Q: Omni-channel strategies are more developed in areas of the world where space constraints, infrastructure and last-mile complexity, and labor utilization warrant the use of different approaches. How are you leveraging Walmart’s global presence to adopt new best practices?

A: Operating in 27 countries gives us the opportunity to take the best from every location. We import and export ideas. For example, we’ve used our Asda chain in Great Britain to better understand omni-channel retailing, because they service customers differently. We take the best of what’s available around the world, then execute it in local countries and markets. We benchmark globally.

For example, look at how we ship product across the world. In the United States we’re fortunate, because a lot of product is made here. But some countries don’t have domestic markets—they rely on imports.

We’ve learned from these countries how to better import products. For examples, apples are produced all over the world, but growers are concentrated in Washington. We buy apples in bulk, then ship them internationally. We’ve learned how to optimize that process by following the example of countries that rely on imports.

This ties into Walmart’s culture. Sam Walton’s biography, Made in America, relates stories of how he would visit a competitor, then ask his team afterwards what they noticed. Invariably, they cited what the store was doing wrong. Walton, in turn, was quick to point out the competitor’s good ideas. You can learn something from anyone if you’re open to it.

Q: How is demand-driven logistics expressed across Walmart’s supply chain?

A: A large percentage of our freight is collect, which gives us control. We look to convert as much prepaid freight to collect as possible, because it gives us an advantage—we then control the supply chain. We’re further along in our general merchandise business than grocery, but we’re making progress there, too.

The focus is on bringing as much in-house as we can. Walmart has such huge volumes that we can control efficiencies by buying transport at scale, as opposed to eaches.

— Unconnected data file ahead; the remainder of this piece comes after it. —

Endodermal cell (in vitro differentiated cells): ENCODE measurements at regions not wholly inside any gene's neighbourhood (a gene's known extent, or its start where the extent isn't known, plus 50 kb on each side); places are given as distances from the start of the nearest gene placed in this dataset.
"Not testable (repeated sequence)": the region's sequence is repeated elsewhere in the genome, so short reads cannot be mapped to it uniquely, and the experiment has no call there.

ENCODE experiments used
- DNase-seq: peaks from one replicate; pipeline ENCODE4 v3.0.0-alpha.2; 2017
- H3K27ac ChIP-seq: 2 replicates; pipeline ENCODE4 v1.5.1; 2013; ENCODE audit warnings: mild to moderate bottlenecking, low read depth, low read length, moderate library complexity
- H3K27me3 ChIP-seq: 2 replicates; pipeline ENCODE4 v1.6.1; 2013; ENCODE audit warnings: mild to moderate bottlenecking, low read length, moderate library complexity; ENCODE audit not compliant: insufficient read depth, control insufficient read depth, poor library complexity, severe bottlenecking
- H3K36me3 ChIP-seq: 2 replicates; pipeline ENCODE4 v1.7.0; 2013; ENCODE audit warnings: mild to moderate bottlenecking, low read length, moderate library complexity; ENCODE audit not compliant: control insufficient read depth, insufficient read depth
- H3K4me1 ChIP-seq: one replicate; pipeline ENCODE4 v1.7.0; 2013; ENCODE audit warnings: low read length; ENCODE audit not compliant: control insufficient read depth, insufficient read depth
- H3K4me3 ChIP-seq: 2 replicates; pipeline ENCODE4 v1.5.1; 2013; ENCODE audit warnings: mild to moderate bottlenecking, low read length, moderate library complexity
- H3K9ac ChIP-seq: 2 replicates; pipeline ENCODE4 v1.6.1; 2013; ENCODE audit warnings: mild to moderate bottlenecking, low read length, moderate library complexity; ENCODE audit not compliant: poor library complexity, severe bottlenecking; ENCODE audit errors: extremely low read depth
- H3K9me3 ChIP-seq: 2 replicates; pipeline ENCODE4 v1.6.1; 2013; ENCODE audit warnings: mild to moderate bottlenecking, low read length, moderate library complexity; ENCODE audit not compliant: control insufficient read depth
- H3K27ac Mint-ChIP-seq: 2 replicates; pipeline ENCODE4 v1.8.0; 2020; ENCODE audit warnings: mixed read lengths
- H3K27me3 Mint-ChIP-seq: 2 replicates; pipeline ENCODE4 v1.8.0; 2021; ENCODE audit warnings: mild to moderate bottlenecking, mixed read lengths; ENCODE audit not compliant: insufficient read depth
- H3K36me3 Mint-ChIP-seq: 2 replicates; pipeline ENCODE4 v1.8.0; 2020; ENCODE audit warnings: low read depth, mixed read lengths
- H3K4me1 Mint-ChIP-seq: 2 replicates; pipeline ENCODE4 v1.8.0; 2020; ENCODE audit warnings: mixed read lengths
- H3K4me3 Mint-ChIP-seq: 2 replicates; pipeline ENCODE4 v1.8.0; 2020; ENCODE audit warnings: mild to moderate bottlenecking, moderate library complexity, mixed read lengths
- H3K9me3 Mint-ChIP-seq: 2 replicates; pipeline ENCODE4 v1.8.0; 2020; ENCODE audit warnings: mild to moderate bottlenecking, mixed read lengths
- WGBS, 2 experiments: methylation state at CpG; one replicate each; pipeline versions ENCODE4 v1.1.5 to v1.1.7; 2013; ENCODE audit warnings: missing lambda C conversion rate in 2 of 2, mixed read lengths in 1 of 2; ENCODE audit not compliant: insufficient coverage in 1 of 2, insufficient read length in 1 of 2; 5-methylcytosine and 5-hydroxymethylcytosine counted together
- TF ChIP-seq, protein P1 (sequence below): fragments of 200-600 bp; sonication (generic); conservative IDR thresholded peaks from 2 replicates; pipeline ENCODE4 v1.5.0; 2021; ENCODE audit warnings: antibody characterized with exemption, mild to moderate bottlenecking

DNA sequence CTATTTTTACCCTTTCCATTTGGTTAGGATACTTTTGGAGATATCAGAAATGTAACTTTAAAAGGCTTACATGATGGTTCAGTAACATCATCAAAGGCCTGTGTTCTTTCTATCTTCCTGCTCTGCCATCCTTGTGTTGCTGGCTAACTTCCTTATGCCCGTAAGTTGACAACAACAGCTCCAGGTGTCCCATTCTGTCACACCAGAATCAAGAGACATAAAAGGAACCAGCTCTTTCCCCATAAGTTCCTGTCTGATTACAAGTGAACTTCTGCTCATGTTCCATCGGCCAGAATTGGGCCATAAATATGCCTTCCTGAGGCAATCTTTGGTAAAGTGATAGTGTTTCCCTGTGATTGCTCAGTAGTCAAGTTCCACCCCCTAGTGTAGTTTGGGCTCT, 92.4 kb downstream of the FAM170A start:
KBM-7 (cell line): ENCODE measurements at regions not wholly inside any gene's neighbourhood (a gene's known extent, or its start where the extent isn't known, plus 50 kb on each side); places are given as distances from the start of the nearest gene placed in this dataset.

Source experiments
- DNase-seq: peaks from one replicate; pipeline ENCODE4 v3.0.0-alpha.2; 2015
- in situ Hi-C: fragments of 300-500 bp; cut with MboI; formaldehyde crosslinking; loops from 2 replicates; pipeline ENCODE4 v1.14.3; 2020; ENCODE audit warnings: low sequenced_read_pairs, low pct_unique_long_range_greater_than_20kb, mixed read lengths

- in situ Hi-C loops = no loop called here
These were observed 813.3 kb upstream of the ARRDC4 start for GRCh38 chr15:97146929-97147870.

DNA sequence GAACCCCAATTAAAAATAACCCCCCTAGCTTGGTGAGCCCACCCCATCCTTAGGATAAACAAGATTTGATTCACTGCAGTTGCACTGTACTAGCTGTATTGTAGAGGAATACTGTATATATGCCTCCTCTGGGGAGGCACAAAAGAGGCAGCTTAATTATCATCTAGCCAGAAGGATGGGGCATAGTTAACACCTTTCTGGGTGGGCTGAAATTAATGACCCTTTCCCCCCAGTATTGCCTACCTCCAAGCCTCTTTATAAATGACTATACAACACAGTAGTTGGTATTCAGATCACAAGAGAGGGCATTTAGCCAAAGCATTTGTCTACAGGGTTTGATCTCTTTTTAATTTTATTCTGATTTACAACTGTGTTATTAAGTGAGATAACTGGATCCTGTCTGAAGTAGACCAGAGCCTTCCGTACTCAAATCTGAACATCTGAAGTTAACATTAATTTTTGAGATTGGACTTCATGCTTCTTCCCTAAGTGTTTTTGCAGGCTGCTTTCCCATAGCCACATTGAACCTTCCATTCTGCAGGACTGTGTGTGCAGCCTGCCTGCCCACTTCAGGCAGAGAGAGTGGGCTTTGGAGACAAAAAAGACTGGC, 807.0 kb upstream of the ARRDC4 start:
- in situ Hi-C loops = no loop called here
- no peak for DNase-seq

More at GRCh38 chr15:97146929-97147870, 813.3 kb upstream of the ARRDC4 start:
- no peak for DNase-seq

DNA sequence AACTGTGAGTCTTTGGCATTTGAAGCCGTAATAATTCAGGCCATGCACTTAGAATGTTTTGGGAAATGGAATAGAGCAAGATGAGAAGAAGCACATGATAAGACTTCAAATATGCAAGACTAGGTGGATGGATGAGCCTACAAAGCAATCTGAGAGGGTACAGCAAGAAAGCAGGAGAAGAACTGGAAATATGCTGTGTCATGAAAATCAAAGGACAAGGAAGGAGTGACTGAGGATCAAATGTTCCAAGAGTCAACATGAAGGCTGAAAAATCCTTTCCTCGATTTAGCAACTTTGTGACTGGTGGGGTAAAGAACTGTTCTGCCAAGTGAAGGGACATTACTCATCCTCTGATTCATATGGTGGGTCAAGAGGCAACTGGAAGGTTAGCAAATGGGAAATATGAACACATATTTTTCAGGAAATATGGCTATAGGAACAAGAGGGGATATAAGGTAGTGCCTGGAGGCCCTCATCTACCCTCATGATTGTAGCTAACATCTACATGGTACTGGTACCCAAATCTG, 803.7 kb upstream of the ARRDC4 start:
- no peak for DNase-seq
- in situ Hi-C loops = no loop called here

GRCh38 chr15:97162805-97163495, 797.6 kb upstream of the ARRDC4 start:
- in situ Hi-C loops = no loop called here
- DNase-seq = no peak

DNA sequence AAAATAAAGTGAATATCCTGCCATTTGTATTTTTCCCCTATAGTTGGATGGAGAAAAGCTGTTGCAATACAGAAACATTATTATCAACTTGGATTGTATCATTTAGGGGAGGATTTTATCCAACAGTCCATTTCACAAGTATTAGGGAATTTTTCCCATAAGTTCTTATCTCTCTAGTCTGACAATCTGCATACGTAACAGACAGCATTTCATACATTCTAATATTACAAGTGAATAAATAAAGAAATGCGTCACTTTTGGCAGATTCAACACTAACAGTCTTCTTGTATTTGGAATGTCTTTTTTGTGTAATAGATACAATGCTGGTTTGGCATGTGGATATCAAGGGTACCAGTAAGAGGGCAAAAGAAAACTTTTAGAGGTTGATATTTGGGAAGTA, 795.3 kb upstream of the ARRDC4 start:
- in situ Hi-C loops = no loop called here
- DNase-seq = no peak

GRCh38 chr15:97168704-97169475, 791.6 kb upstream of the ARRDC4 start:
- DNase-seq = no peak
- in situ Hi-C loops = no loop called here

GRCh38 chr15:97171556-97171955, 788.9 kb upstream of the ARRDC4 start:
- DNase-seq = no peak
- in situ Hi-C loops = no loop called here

Q: You mentioned Walmart’s different product categories. How do you find or create transportation synergies across these unique businesses?

A: We rely on our carrier partners. Strategically, we put all of our lanes out to bid every year. We recently began talking to carriers more about portfolio management rather than just one silo. We ask carriers to think about their business broadly across our organization. That breeds efficiency.

This kind of communication allows us to have one partner that primarily handles temperature-controlled freight, but might also delve into dry goods. Or, we might have a dedicated carrier that also hauls some private fleet freight. We’re moving to a scenario where a truck is a truck—and it’s a resource. If it’s a resource for the company, we want to use it to reduce cost. As we continue to integrate all the different modes—less-than-truckload, small package, truckload, intermodal—we’re trying to get partners to think strategically.

Q: The most striking feature of Walmart’s 1.2-million-square-foot Bentonville DC isn’t its size, but the tenure of its associates, many of whom have worked for the company for more than 20 years. Even on the retail side, Walmart is committed to developing and retaining talent—about 75 percent of its store management teams began as hourly associates. Because associates are so important to Walmart’s corporate culture and mission, what do you look for when recruiting the next generation of supply chain talent?

A: We believe that depth of experience is important—but breadth plays a part as well. I’ll use myself as an example. I started at Walmart 15 years ago in outbound transportation, which is the private fleet component, handling shipments from distribution centers to stores. After that, I spent a few years in human resources, then warehouse operations. Now I’m in inbound transportation, managing the supplier-to-distribution center segment of the supply chain.

When employees have an opportunity to participate in various segments of the business, their decision-making is better informed. They aren’t making decisions in a vacuum. They solve problems for the entire organization, as opposed to fixing problems in one area and passing them along to another.

Compared to 15 years ago, we’re doing a better recruiting job. We partner with schools that have supply chain programs, and provide internships and employment offers. We even collaborate with schools that don’t have programs, and help them develop curriculum.

I’m also biased toward veterans. Even though you can’t singlesource one recruitment mode, Walmart has always been a strong supporter of hiring former military personnel. The work we’ve done the past few years to provide jobs and employment for our veterans is outstanding. It’s the thing I’m most proud of about working for Walmart.

We recognize that every veteran doesn’t want to be in retail. Our message is: If you want to be in retail, you have a place at Walmart.

Q: That’s a powerful message not only to veterans, but also to other employees. What is Walmart’s turnover?

A: Turnover is in the single digits. We hire employees, and we retain them through our culture, and the way we engage them in the business. That’s our focus.

I come from the military, where we always talk about taking care of our soldiers. At Walmart, we talk about taking care of our associates. That means empowering associates so they can do their jobs better.

Sam Walton’s late wife, Miss Helen, said it best: “It’s not what you gather, it’s what you scatter.”